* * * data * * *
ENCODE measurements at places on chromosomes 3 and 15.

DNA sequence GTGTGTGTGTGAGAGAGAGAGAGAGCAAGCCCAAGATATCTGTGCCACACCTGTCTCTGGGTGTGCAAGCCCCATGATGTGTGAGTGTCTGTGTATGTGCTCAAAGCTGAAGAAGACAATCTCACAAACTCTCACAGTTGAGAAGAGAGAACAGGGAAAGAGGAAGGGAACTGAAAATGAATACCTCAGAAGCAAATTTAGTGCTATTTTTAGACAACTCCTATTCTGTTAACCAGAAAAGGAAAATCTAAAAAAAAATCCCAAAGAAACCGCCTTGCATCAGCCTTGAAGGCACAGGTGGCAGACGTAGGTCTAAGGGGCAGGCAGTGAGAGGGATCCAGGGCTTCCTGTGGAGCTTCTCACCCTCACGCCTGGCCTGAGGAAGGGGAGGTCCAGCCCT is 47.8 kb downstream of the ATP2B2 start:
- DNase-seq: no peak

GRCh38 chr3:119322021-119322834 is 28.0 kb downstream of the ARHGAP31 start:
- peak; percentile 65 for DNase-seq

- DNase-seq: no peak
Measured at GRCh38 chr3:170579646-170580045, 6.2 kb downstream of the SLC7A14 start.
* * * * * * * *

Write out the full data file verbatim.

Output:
ENCODE measurements at places on chromosomes 3 and 15.

DNA sequence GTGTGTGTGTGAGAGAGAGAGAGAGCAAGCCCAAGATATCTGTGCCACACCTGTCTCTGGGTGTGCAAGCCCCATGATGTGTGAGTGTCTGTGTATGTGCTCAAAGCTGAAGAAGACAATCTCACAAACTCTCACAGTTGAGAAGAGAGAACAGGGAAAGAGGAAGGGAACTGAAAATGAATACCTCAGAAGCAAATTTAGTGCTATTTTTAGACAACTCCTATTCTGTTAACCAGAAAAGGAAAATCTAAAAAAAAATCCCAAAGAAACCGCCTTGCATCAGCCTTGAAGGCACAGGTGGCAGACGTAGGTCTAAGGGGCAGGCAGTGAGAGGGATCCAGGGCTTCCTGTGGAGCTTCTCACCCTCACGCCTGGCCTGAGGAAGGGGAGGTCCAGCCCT is 47.8 kb downstream of the ATP2B2 start:
- DNase-seq: no peak

GRCh38 chr3:119322021-119322834 is 28.0 kb downstream of the ARHGAP31 start:
- peak; percentile 65 for DNase-seq

- DNase-seq: no peak
Measured at GRCh38 chr3:170579646-170580045, 6.2 kb downstream of the SLC7A14 start.